Technology in a transforming Britain: is uncertainty the new certainty?

Being a citizen and a business person in Britain at the moment may feel a little like a rollercoaster ride. The economic and societal implications of Brexit, the ever-increasing skills gap and confusion about the way careers and workplaces will evolve as a result of technological advances (will we be replaced by ‘bots??) mean we are excited and unsettled about our new reality in equal measure.

It was our aim to explore the many facets of the debate about Britain’s future in a digital world at the February Executive Discussion Evening and we certainly did that, with the help of our guest speakers; former Diplomat and Foreign Policy Advisor, Tom Fletcher and CEO and Academic, Daniel Hulme.

Fujitsu’s Chairman, Michael Keegan, kicked-off the discussion with some sobering headlines from Fujitsu’s research into this very topic, highlighting that only 37% of the British public feels equipped for a digital future, and only 10% believing they have the skills required to be successful.

Inevitably, the discussion led to an exploration of the roles of education, government and business in equipping Britain (and Britons!) to compete in a global economy.

All speakers agreed that education and collaboration lie at the heart of Britain’s ability to be successful. We need to overhaul what – and how – we teach young people, focusing less on facts and more on nurturing their innate curiosity and supporting them in taking risks that will ultimately allow them to be creative and innovative.

And what about Britain’s role in the global economy, particularly in light of Brexit? Our speakers reflected a key theme from Fujitsu’s research; that we need to teach future generations how to co-exist, collaborate and co-operate – with 8 in 10 business leaders saying that access to global partnerships will be key, surely co-creation will be a fundamental driver of Britain’s future success.

Gallery

Our speakers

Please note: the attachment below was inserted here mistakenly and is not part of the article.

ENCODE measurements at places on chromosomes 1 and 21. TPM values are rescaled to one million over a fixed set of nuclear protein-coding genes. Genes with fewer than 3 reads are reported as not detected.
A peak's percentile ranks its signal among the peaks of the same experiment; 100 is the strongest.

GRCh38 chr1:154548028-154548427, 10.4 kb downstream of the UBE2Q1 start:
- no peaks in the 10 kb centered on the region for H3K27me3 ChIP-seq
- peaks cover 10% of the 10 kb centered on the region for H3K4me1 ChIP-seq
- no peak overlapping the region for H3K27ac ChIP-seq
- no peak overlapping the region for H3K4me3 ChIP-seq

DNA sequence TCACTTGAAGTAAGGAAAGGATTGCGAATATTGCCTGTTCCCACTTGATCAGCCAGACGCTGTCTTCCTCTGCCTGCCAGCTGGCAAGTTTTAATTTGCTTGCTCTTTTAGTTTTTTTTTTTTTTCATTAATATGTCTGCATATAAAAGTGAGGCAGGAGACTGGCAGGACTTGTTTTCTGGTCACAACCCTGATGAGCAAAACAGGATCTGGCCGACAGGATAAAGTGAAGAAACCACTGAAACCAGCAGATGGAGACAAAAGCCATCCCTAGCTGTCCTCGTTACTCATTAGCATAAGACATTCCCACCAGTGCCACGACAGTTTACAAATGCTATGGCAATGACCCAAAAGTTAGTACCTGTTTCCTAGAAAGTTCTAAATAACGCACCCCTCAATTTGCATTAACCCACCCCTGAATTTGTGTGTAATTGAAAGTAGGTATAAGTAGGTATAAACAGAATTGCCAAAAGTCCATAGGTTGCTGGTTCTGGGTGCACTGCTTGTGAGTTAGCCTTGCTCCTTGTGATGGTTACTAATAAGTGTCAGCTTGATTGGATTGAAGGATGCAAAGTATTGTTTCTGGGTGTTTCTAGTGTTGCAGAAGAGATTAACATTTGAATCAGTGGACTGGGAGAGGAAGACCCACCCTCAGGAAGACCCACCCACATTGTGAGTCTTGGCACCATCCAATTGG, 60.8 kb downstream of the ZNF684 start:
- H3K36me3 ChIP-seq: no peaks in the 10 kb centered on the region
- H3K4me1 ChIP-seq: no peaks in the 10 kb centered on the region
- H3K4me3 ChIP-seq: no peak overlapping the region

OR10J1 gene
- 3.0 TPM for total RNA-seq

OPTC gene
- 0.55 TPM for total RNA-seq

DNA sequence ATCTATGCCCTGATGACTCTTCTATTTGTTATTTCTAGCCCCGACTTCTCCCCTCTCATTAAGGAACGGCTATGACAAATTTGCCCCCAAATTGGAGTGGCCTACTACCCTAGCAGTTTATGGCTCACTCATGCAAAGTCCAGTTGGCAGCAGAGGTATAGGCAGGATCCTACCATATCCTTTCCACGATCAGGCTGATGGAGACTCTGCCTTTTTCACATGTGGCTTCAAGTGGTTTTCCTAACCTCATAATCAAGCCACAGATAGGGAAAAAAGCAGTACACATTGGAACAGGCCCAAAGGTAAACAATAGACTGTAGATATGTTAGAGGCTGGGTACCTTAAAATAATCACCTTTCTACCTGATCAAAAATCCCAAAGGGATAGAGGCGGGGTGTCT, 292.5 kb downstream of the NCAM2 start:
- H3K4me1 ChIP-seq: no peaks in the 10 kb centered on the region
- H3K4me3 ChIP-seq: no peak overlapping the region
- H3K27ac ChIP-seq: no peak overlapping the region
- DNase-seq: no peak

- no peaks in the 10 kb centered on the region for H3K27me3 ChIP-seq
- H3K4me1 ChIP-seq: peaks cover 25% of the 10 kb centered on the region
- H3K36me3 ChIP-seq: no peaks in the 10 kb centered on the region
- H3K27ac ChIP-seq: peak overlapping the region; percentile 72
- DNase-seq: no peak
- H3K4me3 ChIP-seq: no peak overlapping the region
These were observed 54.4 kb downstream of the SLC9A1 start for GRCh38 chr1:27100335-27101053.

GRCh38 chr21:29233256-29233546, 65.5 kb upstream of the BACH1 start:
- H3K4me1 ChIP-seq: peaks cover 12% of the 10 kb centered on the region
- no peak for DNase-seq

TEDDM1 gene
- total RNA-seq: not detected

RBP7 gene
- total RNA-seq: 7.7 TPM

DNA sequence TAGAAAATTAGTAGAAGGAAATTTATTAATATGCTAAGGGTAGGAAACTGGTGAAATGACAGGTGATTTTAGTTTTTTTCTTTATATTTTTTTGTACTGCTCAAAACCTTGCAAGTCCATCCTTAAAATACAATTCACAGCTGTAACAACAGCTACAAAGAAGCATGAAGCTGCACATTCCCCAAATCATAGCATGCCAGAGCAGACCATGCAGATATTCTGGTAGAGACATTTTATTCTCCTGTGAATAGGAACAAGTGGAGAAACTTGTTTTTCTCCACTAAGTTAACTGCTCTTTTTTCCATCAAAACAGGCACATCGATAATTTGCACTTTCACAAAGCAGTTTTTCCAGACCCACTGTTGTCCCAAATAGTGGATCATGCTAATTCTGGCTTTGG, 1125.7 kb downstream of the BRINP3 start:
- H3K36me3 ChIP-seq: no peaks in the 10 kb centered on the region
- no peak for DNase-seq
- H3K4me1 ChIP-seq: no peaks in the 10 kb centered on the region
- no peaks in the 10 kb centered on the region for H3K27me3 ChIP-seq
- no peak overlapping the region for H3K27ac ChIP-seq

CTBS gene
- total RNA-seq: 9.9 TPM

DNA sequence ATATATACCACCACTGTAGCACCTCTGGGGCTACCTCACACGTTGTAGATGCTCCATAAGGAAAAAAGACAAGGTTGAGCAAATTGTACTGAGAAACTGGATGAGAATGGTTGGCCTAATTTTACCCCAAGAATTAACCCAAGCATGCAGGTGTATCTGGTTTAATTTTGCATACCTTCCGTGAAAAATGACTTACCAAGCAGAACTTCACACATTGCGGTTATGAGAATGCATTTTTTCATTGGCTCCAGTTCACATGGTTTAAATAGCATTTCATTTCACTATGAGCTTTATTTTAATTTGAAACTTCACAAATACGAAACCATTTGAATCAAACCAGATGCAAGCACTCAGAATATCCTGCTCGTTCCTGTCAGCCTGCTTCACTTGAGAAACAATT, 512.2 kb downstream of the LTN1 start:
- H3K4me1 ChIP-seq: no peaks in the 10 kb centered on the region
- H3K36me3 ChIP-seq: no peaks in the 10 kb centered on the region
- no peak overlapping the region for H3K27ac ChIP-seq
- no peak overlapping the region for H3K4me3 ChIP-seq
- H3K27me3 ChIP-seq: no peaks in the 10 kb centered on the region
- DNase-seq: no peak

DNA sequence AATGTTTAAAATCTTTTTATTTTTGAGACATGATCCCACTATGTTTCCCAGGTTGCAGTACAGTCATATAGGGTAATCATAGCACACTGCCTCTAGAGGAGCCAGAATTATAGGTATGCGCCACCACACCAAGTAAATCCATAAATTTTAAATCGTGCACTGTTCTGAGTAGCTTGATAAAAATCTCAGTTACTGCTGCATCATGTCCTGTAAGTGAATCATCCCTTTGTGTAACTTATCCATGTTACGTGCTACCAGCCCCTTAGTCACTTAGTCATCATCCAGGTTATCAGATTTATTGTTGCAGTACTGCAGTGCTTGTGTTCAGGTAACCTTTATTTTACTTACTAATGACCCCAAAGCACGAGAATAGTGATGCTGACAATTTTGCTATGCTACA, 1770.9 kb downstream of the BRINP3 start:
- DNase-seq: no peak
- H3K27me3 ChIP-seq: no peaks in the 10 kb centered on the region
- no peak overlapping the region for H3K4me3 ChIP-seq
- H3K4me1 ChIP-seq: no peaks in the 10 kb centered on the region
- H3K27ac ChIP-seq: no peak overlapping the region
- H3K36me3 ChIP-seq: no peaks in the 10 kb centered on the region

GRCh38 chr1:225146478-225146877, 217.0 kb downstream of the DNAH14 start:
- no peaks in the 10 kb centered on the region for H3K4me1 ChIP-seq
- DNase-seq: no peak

Tom Fletcher - Former Diplomat and Foreign Policy Advisor

Blank speaker image

After ten years working for the Foreign Office in London, Nairobi and Paris, Tom returned to the UK and 10 Downing Street as a foreign policy advisor. Joining towards the end of Tony Blair’s premiership, he stayed in office through Gordon Brown’s time, and into David Cameron’s administration, before being posted to Beirut.

Tom has played a part in summits, negotiations and conferences at the highest level, whilst also overseeing the everyday aspects of representing the UK abroad, therefore he is equipped to look at the big picture issues of global power structures, how things are changing, the increasing power and significance of technology companies – and the implications of Brexit.

Tom was the UK’s youngest ever ambassador when he was appointed the country’s representative in Lebanon and is the author of Naked Diplomacy, a look at diplomacy in the digital age. He will share his insights into the future of Britain post-Brexit, the implications of technology for future generations and Britain’s role in the global economy.

Daniel Hulme - CEO, Academic and Advisor

Blank speaker image

Passionate about creating a positive technological future, Daniel works at the intersection of technology, innovation, organisation and ethics. Daniel believes that technology will require radical changes to how companies operate and how global economies work.

After studying computer and cognitive science, as well as management and computational complexity, Daniel has since balanced work in both academia, public and private sectors.

Seen by many as a peer of Google’s DeepMind, Daniel founded Satalia, a company that applies AI to solving difficult business and social problems. Through his experience of applying AI he advocates the creation of companies and workplaces that are not just open, ‘flatter’ and collaborative, but also inclusive. He looks at how these organisations can thrive, how they will innovate faster and how ethics and values of consumers and employees must be taken into account as they implement new structures.

Your host - Michael Keegan - Chairman of Fujitsu UK & Ireland

Michael Keegan portrait

Michael Keegan will be your Fujitsu host for the evening. Michael is Chairman of Fujitsu UK & Ireland and leads the Product business for Fujitsu across EMEIA, where his primary focus is on driving innovation by tracking changing customer requirements and market trends.

Location

Landing Forty Two at The Leadenhall Building, 122 Leadenhall Street, is situated in the heart of the City and just a few minutes’ walk from Liverpool Street, Fenchurch Street, Bank and Monument Stations.

Access to the events floor is via the Building’s glazed external-facing high-speed lifts, which deliver guests to the venue in just over 30 seconds.

Landing Forty Two, The Leadenhall Building, 122 Leadenhall Street, London, EC3V 4AB

landing 42 photos

About Fujitsu Executive Discussion Evenings

Held twice a year, Fujitsu Executive Discussion Evenings (EDEs) bring together an influential community of senior decision-makers from across the UK's public and private sectors to discuss key boardroom-level issues.

Executive Discussion Evenings are free of charge to Fujitsu’s invited contacts and offer this community the opportunity to hear valuable insight from a range of business leaders, opinion-formers and subject-matter experts alongside networking with a senior peer group.

Follow us on Twitter using #FujitsuEDE



Layout CSS Project CSS Utility CSS Component CSS Promotion CSS GIG5 Custom Override v4 js file v2